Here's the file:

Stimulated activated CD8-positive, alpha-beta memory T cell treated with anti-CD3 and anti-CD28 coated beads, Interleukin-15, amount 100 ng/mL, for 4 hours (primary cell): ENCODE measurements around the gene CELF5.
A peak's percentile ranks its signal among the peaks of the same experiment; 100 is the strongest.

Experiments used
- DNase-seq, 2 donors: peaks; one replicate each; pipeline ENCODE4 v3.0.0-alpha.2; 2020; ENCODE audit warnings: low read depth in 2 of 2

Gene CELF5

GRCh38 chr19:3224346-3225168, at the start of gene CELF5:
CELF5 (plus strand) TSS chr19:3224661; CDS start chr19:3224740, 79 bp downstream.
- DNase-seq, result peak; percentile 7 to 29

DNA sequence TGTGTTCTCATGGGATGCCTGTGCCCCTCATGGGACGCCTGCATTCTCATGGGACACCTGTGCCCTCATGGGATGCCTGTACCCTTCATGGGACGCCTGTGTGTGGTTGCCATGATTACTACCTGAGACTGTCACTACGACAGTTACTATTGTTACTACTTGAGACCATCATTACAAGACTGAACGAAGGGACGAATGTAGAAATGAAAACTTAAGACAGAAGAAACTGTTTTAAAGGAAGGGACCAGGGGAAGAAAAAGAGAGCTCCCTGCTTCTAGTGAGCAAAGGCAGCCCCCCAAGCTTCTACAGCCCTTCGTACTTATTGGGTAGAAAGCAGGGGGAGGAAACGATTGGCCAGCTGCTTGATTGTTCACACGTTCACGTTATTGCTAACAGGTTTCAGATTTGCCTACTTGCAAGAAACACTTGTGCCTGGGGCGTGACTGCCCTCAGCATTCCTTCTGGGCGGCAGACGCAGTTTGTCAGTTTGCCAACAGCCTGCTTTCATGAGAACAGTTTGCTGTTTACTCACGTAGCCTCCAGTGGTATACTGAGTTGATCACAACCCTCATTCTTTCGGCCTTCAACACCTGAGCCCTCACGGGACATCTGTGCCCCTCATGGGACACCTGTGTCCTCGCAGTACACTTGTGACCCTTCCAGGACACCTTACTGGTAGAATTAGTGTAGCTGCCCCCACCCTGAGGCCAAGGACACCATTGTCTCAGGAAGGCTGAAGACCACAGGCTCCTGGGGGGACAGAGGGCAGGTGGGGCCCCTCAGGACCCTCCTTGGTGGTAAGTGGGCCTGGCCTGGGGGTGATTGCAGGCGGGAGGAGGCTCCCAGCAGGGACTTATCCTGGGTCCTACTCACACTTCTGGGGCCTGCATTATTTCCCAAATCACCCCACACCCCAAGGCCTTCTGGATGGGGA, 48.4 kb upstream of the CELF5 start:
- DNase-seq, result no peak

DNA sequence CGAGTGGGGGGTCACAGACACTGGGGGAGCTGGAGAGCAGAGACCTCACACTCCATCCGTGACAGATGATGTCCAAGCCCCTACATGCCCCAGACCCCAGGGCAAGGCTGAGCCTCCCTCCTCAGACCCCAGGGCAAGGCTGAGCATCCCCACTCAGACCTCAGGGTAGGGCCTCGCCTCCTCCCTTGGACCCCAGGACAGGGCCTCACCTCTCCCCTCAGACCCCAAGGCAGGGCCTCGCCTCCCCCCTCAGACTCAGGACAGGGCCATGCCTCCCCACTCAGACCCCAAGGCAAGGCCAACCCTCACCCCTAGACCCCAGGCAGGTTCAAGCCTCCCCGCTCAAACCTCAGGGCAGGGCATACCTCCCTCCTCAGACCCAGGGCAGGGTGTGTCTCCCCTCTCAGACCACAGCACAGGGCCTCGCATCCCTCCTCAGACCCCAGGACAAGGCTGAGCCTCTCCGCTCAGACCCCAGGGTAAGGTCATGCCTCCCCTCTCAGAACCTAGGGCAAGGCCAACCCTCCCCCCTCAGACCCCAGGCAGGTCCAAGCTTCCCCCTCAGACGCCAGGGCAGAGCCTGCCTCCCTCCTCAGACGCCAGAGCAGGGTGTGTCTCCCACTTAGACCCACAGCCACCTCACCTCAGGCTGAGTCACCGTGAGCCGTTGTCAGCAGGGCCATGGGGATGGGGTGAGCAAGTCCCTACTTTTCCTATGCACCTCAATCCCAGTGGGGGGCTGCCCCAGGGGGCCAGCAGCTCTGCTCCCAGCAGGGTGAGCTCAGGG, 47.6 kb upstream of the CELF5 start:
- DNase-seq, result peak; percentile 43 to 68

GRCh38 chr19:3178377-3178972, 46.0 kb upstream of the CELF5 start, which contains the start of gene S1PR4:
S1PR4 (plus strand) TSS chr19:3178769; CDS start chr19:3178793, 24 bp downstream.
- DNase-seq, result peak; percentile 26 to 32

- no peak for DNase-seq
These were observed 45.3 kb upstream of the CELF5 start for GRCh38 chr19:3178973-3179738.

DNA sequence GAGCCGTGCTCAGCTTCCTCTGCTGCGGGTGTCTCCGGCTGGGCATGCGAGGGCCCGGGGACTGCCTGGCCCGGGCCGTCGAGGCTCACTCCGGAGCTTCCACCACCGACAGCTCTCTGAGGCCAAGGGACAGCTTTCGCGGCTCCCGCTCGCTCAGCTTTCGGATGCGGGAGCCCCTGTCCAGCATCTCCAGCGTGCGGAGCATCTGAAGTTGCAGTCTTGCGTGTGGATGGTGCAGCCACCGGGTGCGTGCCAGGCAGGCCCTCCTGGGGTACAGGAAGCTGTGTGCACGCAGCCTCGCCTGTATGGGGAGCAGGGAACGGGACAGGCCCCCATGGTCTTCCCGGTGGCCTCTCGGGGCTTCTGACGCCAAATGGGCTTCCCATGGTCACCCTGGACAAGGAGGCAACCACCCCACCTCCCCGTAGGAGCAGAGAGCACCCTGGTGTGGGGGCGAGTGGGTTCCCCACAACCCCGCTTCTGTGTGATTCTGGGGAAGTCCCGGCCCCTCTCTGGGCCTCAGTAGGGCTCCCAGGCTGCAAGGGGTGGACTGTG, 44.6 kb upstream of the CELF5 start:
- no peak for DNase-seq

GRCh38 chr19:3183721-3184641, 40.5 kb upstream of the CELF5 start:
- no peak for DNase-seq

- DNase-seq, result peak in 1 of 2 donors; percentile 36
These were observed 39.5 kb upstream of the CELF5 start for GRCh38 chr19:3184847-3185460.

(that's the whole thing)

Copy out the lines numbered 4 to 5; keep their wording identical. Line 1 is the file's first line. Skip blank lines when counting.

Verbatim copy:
- DNase-seq, 2 donors: peaks; one replicate each; pipeline ENCODE4 v3.0.0-alpha.2; 2020; ENCODE audit warnings: low read depth in 2 of 2

Gene CELF5